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England step on the gas, India stutter at the crunch, Bangladesh take a step up

Our first batch of team report cards for 2022 also includes Ireland, Afghanistan, West Indies and Zimbabwe

Attack of the killer Bs: England made this year their own, with bat and ball, Ben and Baz  •  John Walton/PA Photos/Getty Images

Attack of the killer Bs: England made this year their own, with bat and ball, Ben and Baz  •  John Walton/PA Photos/Getty Images


by Andrew Miller
I'll try to keep it brief… but good grief.
This was a year like no other for the England men's Test team, one where winning a World Cup to become the first team to hold both white-ball world titles at the same time was arguably not the greatest of their successes. It began amid existential despair at the Ashes, and ended with a triumph in Pakistan as absolute as it was unprecedented. It began with an abject record of one Test win in 17, and ended with nine incredible wins in ten. It began with Joe Root clinging on as Test captain because there were no realistic alternatives, and ended with Ben Stokes being hailed as England's best since Brearley.
And by the end of the year, England had desecrated Test cricket in the best and most literal sense - "Bazball", as everyone bar the team themselves were describing Stokes and Brendon McCullum's new liberated approach to the ancient format, had stripped back the pomp and unleashed that inner white-ball beast.
Suddenly England were playing a version of the game in which nothing mattered bar the endgame - "Strip it back, it's only you and the bowler there," as Jonny Bairstow put it after his sensational century in the second Test against New Zealand at Trent Bridge, the moment at which it was clear that this England team had entered a collective zone quite unlike anything the game has ever before witnessed.
For the women, it wasn't quite such a cathartic year, for all that it began with a similarly shattering trouncing in the antipodes. Nat Sciver's heroic century against Australia in the World Cup final ensured a dignified end to a gruelling winter, but it couldn't disguise the sense that a champion team had reached the end of its road.
At least in the likes of Issy Wong, Alice Capsey and Freya Kemp, the team had a knot of oven-ready starlets, honed in the Hundred and ready to step. But the Commonwealth Games in Birmingham came too soon for an exciting but raw side, and India proved too strong. With Heather Knight and Sciver missing key portions of the summer, it wasn't until December's tour of the Caribbean (under new head coach Jon Lewis) that they returned to regular winning ways. Unlike the men in Pakistan, however, their clean sweep raised barely a mutter of recognition.
High point
Nine Test wins in ten, and every one of them a stunning display in its own right. But the Rawalpindi victory was in a different league entirely. That first-day total of 506 for 4, that last-day surge after Stokes' impeccably judged declaration. And all achieved in spite of a debilitating sickness bug on the eve of the Test. All the recipes for instant greatness.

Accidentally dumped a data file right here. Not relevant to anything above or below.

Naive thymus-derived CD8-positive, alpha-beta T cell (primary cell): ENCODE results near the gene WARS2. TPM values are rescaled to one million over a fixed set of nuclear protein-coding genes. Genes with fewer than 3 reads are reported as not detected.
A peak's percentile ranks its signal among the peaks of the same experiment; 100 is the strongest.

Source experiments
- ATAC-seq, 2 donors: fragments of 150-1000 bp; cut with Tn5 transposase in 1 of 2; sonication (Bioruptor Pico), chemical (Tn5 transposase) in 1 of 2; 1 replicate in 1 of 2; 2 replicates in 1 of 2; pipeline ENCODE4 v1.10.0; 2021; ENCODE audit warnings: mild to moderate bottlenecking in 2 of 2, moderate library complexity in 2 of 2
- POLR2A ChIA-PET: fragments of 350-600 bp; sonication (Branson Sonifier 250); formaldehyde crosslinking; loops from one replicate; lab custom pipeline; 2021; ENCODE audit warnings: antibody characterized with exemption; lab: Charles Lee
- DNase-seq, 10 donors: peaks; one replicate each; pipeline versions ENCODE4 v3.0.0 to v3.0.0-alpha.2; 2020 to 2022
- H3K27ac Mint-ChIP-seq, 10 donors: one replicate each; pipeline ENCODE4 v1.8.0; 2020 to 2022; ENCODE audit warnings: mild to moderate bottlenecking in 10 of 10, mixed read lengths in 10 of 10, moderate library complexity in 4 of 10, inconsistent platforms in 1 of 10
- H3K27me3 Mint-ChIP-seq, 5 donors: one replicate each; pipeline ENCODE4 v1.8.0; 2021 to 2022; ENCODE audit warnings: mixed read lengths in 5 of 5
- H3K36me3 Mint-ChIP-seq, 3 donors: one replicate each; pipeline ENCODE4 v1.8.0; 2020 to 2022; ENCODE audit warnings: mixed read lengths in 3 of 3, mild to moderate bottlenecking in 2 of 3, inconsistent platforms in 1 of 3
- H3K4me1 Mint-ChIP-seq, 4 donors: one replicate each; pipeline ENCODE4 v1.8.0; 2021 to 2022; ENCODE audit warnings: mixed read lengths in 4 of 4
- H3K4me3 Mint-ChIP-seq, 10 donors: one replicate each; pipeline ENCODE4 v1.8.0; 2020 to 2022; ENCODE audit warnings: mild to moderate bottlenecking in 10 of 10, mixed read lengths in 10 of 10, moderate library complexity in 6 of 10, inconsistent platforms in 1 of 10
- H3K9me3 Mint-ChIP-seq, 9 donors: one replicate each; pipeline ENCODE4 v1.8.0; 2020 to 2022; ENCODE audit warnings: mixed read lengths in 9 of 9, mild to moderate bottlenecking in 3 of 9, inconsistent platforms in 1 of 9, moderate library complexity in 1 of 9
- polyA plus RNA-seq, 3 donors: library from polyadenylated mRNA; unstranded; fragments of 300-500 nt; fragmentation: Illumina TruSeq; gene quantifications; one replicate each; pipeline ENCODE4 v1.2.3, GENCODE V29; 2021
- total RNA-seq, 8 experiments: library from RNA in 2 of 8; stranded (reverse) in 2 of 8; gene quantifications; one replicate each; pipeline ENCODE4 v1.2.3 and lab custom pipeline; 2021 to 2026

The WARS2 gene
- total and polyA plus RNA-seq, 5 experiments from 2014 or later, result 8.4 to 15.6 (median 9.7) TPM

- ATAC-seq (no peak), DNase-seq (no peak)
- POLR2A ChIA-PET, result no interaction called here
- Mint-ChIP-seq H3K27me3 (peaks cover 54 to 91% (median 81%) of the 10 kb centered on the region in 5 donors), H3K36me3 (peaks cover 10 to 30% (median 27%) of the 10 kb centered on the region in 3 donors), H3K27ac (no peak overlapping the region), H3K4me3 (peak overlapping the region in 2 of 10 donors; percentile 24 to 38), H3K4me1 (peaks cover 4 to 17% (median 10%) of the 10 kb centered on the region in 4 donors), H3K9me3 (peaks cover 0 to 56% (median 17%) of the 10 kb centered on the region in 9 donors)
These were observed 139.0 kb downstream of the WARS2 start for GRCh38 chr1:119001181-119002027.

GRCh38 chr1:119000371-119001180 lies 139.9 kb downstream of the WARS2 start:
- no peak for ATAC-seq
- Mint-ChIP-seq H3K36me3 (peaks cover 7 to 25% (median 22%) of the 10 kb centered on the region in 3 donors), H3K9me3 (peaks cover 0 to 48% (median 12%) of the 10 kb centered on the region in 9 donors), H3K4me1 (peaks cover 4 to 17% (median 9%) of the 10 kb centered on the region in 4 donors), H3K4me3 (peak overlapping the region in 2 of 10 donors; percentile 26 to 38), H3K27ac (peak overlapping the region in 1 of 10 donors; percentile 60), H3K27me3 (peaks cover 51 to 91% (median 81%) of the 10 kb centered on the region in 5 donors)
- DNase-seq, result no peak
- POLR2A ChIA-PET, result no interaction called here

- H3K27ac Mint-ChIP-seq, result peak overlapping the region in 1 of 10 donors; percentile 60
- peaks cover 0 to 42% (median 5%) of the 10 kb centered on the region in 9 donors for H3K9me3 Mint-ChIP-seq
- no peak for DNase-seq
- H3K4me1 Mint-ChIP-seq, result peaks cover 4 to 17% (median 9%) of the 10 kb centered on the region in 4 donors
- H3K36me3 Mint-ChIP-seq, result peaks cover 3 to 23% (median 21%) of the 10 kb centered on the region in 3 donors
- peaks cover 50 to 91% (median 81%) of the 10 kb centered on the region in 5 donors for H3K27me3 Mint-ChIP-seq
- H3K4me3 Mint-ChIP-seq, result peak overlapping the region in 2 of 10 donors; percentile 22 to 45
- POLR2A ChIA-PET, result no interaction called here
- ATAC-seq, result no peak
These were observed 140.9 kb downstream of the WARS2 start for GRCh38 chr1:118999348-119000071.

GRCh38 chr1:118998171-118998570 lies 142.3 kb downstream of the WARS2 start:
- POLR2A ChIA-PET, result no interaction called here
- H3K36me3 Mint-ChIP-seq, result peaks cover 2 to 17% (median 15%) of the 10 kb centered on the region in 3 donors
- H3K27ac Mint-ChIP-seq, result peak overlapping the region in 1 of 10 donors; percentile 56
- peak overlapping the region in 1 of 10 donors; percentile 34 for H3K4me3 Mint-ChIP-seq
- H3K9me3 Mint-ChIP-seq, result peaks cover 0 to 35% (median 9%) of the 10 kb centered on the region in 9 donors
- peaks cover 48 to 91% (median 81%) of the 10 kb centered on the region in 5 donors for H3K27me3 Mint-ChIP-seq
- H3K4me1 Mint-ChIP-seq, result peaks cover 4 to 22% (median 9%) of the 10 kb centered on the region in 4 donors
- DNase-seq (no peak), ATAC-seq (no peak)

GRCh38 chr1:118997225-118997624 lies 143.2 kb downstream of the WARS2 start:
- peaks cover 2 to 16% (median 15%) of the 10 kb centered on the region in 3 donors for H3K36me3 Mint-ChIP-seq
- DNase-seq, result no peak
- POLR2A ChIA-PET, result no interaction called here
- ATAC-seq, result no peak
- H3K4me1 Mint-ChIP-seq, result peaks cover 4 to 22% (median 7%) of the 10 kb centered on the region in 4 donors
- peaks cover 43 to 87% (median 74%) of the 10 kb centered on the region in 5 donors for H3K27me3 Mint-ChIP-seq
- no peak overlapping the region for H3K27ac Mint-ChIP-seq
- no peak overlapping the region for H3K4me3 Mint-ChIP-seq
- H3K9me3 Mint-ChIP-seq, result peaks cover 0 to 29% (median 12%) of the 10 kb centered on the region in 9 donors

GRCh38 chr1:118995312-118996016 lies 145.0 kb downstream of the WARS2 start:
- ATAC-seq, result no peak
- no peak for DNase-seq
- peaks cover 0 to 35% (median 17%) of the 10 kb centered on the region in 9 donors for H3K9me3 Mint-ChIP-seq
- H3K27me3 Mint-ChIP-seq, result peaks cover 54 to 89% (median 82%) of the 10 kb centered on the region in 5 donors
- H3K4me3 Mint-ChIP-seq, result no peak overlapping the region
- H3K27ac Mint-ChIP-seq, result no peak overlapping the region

Low point
Did the Ashes even happen this year? The midwinter misery of 2021-22 could not seem a more distant memory. But if we have to dredge into long-forgotten horrors, then the loss of ten wickets for 56 runs in 22.5 overs on the final day of the series in Hobart seems a suitably bum note to hit.
Tests: P15 W9 L3 D3
ODIs: P12 W5 L6 NR1
T20Is: P27 W15 L11 NR 1
Tests: P2 D2
ODIs: P21 W11 L10
T20Is: P18 W13 L4 NR1


by Sidharth Monga
Losing a Test series in South Africa, losing the decider of the Test series, brought forward from last year, in England, an early exit in the Asia Cup, losing in the semi-final of the T20 World Cup in Australia, losing an ODI series to Bangladesh in Bangladesh - this is hardly the honeymoon period either Rohit Sharma, the new captain of the men's side, or Rahul Dravid, the new coach, would have hoped for. Especially after the heady highs of last year's Test series win in Australia.
The disappointment from both the fans and the board despite the best win-loss ratio among ICC Full Members in all international cricket should tell this team in transition that they aren't expected to just get by but to win big Test series away and win ICC tournaments.
The women finished fifth in a field of eight in the ODI World Cup. They played no Test matches. They lost a home T20I series to Australia. Musical chairs involving the coaching staff remained the stuff of intrigue. Two of their greatest players, Jhulan Goswami and Mithali Raj, retired during the year.
Yet there were some silver linings: they made the final of the Commonwealth Games, beat England 3-0 in ODIs in England, and finally got a WIPL.
High point
India Women went to the home of the ODI World Cup runners-up, England, as absolute no-hopers. However, after finishing the Commonwealth Games two shots from the title, they continued their good form in the bilateral ODIs against the hosts, providing Goswami with a perfect farewell . Harmanpreet Kaur, the captain, scored 221 runs while getting out only once, Renuka Singh emerged as a new fast-bowling hope, and they rattled a few cages by running out a batter who was backing up too far before the ball left the bowler's hand.
Low point
The men could smell a series win in South Africa. In fact, after the first Test, which they won comprehensively, and after three innings of the second, it looked like it was theirs. This team was known for winning if it won the toss, especially when it had well above 200 to defend in the last innings. However, they failed to defend 239 and 211 in that second Test and the one that followed, on spicy tracks. It was not just that they lost; they lost by seven wickets each time and conceded the runs in a hurry. India had a good attack but the pitches suited the taller South African bowlers more, costing the visitors their best chance at a series win in South Africa to date.
Tests: P7 W4 L3
ODIs: P24 W14 L8
T20Is: P40 W28 L10 T1 NR1
ODIs: P18 W10 L8
T20Is: P25 W14 L11

West Indies

by Shashank Kishore
Three wins and two draws in seven Tests, including a series victory over England at home, should count as a good year, but by the end of 2022, West Indies' tendency to fail in Australia, where they haven't won a series since 1992, once again elicited the age-old debates about their Test future.